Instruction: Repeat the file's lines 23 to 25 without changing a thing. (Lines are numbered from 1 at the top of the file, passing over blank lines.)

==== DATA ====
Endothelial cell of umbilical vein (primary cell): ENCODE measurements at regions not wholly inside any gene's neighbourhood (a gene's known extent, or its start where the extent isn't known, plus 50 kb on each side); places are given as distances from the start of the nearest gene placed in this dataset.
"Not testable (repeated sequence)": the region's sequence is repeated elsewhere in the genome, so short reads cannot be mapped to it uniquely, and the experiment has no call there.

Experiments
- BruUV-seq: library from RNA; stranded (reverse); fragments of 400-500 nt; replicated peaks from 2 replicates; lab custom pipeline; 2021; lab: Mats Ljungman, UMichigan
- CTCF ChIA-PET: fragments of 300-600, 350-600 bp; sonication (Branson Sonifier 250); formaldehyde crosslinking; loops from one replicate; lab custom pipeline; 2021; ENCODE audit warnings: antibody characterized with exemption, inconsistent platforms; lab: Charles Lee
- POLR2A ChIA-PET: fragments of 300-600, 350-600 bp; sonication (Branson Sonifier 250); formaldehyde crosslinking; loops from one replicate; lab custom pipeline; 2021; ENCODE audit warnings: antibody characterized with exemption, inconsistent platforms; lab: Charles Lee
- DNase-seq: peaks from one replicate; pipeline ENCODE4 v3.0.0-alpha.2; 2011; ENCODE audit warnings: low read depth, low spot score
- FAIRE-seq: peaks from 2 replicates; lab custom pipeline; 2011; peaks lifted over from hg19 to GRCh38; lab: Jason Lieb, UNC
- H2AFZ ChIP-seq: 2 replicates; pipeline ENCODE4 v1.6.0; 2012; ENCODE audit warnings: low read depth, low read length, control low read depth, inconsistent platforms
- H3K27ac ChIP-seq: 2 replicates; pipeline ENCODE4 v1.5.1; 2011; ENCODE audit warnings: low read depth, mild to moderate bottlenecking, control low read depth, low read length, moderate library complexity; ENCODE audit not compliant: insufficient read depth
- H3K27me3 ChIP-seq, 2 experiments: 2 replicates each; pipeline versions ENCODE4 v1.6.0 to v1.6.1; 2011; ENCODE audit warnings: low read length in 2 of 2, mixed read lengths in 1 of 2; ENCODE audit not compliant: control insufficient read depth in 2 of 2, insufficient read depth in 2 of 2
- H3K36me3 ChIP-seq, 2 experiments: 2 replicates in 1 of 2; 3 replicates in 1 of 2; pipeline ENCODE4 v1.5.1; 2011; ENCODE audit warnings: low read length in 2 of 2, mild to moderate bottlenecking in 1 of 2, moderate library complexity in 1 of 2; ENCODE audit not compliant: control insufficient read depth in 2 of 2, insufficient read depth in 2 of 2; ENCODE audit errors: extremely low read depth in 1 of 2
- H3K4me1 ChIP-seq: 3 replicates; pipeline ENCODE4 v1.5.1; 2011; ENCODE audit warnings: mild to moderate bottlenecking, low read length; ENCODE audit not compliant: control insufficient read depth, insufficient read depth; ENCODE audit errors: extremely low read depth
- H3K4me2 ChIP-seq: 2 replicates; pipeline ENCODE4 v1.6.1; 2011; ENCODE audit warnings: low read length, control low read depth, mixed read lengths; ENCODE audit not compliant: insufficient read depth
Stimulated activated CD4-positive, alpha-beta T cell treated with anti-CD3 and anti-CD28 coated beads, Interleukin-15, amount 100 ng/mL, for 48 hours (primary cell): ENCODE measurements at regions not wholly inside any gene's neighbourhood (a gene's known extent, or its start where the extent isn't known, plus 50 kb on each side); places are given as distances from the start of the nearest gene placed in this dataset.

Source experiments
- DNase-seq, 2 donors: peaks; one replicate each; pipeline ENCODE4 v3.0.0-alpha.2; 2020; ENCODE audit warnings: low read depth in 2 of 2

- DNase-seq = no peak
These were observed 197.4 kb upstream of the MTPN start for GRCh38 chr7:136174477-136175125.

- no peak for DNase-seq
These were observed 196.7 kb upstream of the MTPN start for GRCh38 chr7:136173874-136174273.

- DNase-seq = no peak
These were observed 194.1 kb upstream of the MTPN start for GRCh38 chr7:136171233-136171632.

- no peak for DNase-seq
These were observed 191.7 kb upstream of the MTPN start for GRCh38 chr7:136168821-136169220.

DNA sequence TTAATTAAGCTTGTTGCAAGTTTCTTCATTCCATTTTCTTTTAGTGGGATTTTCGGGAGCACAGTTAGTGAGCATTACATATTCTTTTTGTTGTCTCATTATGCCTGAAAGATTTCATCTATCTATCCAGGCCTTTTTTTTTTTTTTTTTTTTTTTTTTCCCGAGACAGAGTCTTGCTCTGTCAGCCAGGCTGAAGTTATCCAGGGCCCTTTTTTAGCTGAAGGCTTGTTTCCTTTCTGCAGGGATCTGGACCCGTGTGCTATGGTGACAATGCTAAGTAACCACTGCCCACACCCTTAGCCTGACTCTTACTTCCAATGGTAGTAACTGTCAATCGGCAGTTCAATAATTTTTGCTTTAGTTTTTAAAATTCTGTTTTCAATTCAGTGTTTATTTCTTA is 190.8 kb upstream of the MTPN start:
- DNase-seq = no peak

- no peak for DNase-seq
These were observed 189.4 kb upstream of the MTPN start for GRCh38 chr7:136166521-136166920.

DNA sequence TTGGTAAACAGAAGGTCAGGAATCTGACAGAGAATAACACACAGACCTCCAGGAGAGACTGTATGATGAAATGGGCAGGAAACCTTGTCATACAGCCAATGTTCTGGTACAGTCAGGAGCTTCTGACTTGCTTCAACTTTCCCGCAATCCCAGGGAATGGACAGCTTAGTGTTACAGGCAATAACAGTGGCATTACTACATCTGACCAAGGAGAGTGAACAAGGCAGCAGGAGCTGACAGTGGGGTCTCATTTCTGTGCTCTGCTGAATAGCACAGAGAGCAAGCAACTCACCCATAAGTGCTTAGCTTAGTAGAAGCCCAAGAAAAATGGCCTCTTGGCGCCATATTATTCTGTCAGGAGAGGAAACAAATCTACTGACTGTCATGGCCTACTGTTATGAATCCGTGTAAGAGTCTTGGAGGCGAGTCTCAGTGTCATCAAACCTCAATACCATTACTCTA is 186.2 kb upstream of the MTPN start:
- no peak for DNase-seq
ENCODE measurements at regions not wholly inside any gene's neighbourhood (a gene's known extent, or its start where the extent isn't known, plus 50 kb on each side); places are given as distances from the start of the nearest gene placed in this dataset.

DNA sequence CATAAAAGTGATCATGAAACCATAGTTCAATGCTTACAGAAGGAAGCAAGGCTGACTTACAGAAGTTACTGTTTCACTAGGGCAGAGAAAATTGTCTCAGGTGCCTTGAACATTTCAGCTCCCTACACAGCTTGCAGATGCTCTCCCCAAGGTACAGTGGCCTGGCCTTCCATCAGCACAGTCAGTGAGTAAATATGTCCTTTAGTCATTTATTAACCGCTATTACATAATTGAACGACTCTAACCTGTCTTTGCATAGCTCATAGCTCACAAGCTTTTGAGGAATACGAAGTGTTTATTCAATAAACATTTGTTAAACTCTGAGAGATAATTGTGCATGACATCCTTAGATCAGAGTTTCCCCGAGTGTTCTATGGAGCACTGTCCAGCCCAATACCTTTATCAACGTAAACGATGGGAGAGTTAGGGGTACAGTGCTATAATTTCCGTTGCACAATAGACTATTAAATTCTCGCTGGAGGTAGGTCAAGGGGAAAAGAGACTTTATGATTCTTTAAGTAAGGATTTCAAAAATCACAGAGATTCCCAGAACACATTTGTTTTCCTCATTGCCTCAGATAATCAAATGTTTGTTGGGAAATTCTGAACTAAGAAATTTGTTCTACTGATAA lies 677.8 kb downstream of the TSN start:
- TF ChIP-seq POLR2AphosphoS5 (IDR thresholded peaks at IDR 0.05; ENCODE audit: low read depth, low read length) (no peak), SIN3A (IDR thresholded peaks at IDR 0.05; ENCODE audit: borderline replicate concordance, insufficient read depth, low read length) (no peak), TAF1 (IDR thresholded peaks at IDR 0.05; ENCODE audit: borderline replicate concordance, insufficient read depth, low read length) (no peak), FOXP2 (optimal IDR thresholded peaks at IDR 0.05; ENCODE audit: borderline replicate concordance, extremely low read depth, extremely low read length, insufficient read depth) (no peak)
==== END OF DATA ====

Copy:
These were observed 194.1 kb upstream of the MTPN start for GRCh38 chr7:136171233-136171632.

- no peak for DNase-seq
These were observed 191.7 kb upstream of the MTPN start for GRCh38 chr7:136168821-136169220.